Telephone conversation with Ivanhoe College about the school’s original works of artPosted: March 12, 2014
Some time after emailing the schools referred to as making use of original works of art of the type purchased through Pictures for Schools in the 1970 book In Our Experience: the changing schools of Leicestershire, I finally heard back from one of the schools, Ivanhoe College, built in 1954.
My enquiry had been batted about before reaching the relevant staff member, the Assistant Business Manager, who had a slightly more pessimistic take on the value of post-war artworks in schools than other people I had spoken to.
She confirmed that the school had 40 or 50 artworks, ten of which belonged to the county art collection and the rest of which were gifted. Most were paintings on board, although there were a few tapestries and one piece of pottery.
Although she was fairly new to the job, she suggested that the number of items on display had dwindled as the College was refurbished, and that the last items were taken down five to ten years ago. She explained that some items were broken and that the school preferred to display more topical work and that the corridors were covered in work the students had done. Another problem was that one of the paintings was ‘enormous’ and the school had nowhere to put it.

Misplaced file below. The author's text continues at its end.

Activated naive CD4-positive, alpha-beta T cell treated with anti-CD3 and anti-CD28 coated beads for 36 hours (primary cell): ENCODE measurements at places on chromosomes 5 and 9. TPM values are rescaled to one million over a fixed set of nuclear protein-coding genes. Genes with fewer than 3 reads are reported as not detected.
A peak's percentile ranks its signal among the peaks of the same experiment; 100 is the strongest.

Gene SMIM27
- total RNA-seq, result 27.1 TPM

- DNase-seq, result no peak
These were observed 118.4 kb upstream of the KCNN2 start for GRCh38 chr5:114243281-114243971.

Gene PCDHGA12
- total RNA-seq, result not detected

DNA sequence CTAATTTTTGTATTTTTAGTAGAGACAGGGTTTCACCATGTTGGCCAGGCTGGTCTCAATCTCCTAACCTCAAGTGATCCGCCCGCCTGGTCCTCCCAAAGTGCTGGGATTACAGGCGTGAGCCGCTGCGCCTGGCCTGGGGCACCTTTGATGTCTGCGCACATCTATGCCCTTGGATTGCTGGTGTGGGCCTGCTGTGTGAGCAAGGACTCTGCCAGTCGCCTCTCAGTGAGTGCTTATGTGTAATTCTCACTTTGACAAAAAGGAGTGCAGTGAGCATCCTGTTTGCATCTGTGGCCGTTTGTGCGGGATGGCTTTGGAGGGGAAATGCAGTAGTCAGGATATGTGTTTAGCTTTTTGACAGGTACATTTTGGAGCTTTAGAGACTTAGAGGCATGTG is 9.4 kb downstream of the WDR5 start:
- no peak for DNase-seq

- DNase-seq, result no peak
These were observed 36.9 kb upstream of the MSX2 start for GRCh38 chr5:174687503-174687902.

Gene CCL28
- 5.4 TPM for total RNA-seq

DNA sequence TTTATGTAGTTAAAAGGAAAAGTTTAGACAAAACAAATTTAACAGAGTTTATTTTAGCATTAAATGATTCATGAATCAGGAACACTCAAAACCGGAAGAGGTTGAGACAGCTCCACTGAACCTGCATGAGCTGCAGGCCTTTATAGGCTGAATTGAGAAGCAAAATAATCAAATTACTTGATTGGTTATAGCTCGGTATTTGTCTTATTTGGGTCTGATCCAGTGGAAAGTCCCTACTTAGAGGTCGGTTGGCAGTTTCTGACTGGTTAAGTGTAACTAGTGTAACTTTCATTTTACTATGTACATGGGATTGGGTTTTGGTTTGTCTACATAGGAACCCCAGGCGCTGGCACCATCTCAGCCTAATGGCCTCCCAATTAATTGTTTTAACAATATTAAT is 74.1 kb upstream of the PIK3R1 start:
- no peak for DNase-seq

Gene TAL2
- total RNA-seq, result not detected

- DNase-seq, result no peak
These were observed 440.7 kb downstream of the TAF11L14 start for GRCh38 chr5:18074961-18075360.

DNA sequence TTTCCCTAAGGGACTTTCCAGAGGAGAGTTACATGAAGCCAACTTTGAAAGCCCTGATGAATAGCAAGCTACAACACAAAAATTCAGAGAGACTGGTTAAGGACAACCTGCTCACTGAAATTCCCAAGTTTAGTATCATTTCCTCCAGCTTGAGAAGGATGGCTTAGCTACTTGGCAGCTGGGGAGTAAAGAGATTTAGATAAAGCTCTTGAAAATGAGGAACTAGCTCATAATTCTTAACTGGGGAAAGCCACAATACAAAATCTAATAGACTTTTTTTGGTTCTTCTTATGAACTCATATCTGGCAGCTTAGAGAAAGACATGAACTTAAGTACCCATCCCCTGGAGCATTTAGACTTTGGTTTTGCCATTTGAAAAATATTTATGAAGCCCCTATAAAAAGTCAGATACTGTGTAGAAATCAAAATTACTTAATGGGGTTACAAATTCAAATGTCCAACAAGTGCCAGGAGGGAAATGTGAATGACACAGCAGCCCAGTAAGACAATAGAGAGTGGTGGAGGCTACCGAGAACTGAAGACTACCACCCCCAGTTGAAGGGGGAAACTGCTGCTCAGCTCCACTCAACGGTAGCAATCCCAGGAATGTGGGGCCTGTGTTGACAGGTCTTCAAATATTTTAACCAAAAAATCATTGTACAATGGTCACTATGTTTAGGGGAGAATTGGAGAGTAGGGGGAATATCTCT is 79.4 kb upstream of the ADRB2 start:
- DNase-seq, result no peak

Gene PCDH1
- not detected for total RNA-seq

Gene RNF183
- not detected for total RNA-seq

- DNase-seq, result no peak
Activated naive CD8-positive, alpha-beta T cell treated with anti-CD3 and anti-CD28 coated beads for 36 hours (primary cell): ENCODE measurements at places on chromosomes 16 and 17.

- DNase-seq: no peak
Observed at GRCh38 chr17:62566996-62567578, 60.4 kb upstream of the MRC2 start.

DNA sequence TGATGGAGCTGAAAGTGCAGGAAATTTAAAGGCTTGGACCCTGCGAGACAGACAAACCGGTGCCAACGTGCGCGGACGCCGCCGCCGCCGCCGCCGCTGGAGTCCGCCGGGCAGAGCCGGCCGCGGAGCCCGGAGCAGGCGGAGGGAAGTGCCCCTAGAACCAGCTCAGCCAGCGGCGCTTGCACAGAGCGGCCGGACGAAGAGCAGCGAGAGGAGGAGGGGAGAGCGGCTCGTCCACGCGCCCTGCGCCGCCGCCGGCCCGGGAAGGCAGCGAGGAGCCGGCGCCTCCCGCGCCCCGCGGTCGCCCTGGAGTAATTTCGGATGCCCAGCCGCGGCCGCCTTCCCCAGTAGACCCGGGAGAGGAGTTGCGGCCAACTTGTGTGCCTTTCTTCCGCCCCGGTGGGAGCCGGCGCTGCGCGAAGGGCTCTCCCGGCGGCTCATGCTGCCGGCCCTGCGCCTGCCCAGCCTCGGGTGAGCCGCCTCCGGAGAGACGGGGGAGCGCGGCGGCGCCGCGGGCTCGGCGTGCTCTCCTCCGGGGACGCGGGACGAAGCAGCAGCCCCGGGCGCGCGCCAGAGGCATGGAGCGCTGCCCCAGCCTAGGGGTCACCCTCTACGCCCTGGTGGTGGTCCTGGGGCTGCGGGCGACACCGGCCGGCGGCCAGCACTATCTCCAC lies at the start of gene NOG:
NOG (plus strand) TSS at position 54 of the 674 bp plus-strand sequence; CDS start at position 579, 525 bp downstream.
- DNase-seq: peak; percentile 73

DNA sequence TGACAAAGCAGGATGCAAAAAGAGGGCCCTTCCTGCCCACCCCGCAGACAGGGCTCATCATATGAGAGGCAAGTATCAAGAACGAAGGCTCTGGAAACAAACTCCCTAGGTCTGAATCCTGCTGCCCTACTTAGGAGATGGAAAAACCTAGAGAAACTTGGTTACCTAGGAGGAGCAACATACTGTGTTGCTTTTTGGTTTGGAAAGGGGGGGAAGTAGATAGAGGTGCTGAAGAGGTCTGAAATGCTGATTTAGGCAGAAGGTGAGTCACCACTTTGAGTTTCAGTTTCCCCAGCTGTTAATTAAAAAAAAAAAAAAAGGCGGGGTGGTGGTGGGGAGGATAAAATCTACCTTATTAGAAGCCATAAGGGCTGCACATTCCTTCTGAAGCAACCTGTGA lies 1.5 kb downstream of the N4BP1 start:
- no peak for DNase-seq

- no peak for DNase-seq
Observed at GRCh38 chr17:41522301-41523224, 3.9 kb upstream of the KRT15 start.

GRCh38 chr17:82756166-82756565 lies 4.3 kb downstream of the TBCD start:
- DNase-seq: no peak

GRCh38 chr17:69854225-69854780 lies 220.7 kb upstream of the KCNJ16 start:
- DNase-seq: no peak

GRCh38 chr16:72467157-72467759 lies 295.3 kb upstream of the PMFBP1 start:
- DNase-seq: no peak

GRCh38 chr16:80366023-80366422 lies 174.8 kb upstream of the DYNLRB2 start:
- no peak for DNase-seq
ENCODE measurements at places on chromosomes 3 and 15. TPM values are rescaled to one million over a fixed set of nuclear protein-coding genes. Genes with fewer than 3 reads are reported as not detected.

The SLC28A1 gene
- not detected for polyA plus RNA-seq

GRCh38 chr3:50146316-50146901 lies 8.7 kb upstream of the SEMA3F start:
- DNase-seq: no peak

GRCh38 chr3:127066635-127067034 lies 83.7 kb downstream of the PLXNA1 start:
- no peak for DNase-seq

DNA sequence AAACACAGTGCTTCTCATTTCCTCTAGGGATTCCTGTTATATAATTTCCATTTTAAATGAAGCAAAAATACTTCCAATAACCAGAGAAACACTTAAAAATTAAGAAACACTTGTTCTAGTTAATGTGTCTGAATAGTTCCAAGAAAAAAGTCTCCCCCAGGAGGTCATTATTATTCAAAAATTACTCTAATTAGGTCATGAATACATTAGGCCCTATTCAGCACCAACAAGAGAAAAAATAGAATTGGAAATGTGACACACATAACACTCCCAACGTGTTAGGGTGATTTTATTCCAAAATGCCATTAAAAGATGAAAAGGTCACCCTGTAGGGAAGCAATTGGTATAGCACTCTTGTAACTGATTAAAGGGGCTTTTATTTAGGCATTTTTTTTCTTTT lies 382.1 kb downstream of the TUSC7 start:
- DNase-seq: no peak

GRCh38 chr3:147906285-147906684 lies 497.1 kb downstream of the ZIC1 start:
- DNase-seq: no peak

In contrast to everything else I have read about Pictures for Schools, which suggested that artworks were chosen to be appealing and stimulating for children, I was told that the paintings are “very traditional, dark, oily and old-fashioned – not very modern these days”. Today the school prefers to display instead “more modern art” and currently has ten pieces on loan as a award, including aboriginal art and 3D work.
I was hoping that the school’s links with the Leicestershire county collection, once one of the country’s largest due to the enthusiastic patronage of Director of Education Stewart Mason and his enlisting of allies and advisors such as Whitechapel Gallery Director Bryan Robertson, would enable me to contact people who knew of its status and whereabouts, but my enquiries have still met a blank.